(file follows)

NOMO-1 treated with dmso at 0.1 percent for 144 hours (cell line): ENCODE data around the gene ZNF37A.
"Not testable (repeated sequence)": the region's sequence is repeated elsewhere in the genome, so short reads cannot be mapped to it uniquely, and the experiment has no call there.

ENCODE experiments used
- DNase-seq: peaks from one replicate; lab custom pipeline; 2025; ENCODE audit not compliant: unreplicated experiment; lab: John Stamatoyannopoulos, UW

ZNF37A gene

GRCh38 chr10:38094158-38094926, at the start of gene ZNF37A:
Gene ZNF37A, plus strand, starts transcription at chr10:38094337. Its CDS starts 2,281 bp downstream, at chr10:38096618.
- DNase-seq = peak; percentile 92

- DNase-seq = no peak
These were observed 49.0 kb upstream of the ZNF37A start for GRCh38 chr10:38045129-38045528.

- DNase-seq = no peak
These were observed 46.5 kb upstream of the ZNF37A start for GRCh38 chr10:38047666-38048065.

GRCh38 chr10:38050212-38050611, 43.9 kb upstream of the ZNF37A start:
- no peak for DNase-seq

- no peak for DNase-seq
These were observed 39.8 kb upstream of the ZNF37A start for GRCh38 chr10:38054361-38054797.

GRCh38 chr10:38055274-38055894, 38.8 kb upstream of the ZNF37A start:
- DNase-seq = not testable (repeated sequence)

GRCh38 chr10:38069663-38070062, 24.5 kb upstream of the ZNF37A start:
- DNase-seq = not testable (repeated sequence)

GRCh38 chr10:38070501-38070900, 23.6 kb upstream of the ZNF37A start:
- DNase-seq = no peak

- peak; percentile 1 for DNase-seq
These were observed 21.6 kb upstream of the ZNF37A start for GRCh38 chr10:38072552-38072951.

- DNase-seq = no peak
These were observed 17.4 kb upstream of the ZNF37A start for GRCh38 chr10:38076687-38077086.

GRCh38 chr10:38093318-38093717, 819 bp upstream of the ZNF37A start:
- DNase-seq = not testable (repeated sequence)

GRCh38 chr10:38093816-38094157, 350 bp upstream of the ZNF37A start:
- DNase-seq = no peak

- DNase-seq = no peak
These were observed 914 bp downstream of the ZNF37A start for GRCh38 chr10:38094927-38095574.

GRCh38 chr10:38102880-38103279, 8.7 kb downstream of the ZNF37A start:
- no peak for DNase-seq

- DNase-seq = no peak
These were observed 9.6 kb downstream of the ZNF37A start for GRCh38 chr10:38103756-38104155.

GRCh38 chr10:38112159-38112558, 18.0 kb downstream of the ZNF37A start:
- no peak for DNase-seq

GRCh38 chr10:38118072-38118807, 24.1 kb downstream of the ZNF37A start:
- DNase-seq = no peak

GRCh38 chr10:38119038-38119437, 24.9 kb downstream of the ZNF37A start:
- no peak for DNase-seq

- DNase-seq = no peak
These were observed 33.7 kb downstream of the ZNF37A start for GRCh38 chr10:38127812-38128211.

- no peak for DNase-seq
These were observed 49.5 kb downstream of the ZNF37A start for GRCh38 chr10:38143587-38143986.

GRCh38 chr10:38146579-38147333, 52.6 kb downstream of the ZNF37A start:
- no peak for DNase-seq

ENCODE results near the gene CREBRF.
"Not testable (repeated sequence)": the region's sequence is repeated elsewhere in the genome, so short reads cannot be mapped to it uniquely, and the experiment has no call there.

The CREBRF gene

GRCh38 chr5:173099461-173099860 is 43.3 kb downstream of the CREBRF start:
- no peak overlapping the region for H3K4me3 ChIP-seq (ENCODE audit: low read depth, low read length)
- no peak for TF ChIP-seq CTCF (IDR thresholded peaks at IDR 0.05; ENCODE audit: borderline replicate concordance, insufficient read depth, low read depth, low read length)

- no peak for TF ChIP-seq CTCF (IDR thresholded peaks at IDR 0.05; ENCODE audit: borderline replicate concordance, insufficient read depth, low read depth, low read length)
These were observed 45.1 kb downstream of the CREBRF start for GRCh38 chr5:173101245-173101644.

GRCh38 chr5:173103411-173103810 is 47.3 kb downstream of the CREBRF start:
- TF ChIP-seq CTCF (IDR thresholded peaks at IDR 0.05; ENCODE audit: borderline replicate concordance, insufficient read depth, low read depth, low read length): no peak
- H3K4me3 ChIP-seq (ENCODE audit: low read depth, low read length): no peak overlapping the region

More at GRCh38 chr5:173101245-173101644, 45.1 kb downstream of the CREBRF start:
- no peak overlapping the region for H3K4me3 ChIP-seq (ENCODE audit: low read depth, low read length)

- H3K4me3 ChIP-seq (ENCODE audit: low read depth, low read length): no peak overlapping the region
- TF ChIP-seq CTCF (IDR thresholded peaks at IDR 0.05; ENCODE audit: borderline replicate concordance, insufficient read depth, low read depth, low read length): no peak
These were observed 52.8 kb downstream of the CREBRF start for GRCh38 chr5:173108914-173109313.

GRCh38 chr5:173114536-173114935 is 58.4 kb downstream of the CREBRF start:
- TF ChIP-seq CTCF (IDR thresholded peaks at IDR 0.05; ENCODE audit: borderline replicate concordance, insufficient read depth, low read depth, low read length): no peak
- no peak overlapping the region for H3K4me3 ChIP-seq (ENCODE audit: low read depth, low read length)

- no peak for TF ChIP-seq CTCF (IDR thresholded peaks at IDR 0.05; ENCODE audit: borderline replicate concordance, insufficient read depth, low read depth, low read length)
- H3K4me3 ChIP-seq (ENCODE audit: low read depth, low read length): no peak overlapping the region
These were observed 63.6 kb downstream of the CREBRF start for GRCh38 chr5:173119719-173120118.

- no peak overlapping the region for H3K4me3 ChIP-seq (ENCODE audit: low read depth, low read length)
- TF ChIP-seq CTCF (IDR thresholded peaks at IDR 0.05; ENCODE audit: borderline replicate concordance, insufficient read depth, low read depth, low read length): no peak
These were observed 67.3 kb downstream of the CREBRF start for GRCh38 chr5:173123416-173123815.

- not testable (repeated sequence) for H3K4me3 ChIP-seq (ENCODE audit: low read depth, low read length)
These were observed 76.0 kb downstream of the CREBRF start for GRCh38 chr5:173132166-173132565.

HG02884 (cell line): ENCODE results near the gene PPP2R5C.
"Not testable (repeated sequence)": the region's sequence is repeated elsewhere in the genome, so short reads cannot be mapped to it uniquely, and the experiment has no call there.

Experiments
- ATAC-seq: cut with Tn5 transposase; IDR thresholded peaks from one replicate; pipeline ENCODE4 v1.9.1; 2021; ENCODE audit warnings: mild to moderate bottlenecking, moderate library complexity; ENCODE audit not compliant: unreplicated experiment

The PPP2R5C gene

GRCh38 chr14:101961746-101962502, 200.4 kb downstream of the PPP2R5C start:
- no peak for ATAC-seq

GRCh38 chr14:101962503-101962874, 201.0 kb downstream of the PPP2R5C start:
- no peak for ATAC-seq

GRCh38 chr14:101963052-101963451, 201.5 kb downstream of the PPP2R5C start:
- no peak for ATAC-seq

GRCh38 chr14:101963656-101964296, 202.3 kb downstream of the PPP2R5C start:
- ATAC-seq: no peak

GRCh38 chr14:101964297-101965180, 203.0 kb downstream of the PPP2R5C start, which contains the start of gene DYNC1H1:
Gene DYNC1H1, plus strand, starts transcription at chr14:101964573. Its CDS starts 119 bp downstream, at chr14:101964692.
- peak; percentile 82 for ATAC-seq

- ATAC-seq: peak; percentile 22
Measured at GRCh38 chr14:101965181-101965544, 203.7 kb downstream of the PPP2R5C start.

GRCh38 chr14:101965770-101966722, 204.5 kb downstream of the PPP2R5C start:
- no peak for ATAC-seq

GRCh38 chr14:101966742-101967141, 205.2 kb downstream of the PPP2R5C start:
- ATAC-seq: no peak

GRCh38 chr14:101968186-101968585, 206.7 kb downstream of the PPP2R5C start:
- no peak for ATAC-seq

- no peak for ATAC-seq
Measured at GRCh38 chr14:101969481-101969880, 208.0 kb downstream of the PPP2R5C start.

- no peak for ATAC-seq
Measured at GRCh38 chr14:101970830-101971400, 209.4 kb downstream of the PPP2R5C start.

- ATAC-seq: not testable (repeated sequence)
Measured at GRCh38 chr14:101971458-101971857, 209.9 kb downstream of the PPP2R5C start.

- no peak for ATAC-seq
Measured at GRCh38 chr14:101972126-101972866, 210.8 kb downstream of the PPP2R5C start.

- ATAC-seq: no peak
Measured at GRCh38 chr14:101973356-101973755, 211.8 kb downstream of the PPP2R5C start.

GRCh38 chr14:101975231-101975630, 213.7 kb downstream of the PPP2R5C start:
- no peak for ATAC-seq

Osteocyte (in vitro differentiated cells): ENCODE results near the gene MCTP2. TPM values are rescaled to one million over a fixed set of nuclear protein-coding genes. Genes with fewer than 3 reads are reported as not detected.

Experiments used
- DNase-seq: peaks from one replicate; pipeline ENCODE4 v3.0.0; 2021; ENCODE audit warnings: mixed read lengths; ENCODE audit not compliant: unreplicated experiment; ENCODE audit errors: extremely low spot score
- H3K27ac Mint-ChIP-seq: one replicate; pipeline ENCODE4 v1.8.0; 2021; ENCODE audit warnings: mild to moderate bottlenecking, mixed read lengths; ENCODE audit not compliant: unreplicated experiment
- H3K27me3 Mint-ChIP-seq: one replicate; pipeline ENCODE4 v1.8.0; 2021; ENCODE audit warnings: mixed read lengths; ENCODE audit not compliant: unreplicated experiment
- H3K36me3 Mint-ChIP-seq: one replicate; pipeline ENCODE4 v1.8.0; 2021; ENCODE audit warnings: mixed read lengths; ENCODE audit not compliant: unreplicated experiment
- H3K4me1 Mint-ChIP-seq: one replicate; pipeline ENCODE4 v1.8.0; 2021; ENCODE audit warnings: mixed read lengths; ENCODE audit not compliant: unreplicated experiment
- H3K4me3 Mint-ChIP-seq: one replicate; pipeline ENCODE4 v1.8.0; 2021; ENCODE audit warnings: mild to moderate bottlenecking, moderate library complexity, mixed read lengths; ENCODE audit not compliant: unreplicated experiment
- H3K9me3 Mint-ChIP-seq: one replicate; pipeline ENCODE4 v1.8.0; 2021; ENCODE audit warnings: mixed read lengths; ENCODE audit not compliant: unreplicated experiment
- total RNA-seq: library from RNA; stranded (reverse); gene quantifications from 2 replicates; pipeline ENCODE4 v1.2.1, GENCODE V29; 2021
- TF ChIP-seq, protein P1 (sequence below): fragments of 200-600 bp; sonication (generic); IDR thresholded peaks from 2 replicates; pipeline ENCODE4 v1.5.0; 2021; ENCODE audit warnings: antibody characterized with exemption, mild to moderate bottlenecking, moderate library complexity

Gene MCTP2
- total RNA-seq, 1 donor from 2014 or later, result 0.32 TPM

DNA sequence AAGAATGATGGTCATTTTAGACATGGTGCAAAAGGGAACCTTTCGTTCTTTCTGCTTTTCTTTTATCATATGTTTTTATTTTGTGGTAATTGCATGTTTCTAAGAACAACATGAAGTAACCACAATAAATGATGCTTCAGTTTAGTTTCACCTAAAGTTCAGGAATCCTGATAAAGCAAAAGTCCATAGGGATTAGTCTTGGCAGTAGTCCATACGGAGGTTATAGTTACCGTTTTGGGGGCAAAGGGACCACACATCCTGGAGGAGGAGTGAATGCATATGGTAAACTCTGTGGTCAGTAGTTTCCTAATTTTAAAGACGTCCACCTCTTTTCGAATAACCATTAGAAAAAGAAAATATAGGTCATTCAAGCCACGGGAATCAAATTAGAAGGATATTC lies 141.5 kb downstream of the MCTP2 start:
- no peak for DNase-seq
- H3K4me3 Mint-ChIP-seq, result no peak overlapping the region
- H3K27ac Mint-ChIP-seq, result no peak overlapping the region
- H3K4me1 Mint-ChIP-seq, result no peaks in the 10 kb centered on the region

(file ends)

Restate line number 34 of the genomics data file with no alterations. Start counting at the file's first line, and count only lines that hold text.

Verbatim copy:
- no peak for DNase-seq